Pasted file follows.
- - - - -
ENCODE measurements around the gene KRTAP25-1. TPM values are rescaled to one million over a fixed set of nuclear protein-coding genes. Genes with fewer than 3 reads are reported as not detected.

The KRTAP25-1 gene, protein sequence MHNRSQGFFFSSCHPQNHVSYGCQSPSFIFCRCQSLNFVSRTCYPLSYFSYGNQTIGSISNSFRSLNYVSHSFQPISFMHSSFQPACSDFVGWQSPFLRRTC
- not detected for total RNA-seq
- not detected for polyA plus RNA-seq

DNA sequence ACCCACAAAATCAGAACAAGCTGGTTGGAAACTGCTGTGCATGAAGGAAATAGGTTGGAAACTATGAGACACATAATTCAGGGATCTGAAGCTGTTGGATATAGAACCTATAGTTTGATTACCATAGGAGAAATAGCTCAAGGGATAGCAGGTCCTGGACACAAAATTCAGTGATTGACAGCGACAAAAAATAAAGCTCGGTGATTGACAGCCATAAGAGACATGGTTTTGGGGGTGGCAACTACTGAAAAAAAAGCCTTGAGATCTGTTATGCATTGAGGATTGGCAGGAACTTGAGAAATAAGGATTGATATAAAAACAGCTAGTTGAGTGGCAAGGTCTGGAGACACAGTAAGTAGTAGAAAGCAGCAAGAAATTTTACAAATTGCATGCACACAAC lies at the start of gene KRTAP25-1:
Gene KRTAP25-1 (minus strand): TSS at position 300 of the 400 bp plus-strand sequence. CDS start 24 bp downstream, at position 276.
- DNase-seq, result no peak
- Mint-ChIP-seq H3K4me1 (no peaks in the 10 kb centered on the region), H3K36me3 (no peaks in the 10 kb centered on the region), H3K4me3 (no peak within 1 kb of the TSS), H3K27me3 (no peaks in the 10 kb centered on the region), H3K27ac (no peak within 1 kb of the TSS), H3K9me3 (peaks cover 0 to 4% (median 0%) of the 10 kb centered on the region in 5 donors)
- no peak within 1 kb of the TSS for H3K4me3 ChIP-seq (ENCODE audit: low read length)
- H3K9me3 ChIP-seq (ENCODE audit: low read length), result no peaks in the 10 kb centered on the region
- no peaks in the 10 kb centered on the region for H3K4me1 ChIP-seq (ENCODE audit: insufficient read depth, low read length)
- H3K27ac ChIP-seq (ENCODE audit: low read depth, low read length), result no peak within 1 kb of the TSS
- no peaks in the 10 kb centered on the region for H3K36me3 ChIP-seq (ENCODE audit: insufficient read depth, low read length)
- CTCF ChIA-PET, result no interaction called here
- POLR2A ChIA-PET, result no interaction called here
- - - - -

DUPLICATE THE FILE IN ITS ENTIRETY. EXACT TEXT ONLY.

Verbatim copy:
ENCODE measurements around the gene KRTAP25-1. TPM values are rescaled to one million over a fixed set of nuclear protein-coding genes. Genes with fewer than 3 reads are reported as not detected.

The KRTAP25-1 gene, protein sequence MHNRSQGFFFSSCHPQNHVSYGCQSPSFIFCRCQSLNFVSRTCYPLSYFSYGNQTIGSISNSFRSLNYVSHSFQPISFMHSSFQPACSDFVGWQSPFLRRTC
- not detected for total RNA-seq
- not detected for polyA plus RNA-seq

DNA sequence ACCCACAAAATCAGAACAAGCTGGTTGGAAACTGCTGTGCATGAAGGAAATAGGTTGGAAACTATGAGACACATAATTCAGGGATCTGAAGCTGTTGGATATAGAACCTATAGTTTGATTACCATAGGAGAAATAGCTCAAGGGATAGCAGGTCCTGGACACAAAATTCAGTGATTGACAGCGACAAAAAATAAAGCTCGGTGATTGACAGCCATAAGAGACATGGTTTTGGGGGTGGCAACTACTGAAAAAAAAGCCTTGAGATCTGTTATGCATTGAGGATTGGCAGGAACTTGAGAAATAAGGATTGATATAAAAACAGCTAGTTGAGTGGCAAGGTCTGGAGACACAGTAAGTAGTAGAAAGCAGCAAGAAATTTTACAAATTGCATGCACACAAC lies at the start of gene KRTAP25-1:
Gene KRTAP25-1 (minus strand): TSS at position 300 of the 400 bp plus-strand sequence. CDS start 24 bp downstream, at position 276.
- DNase-seq, result no peak
- Mint-ChIP-seq H3K4me1 (no peaks in the 10 kb centered on the region), H3K36me3 (no peaks in the 10 kb centered on the region), H3K4me3 (no peak within 1 kb of the TSS), H3K27me3 (no peaks in the 10 kb centered on the region), H3K27ac (no peak within 1 kb of the TSS), H3K9me3 (peaks cover 0 to 4% (median 0%) of the 10 kb centered on the region in 5 donors)
- no peak within 1 kb of the TSS for H3K4me3 ChIP-seq (ENCODE audit: low read length)
- H3K9me3 ChIP-seq (ENCODE audit: low read length), result no peaks in the 10 kb centered on the region
- no peaks in the 10 kb centered on the region for H3K4me1 ChIP-seq (ENCODE audit: insufficient read depth, low read length)
- H3K27ac ChIP-seq (ENCODE audit: low read depth, low read length), result no peak within 1 kb of the TSS
- no peaks in the 10 kb centered on the region for H3K36me3 ChIP-seq (ENCODE audit: insufficient read depth, low read length)
- CTCF ChIA-PET, result no interaction called here
- POLR2A ChIA-PET, result no interaction called here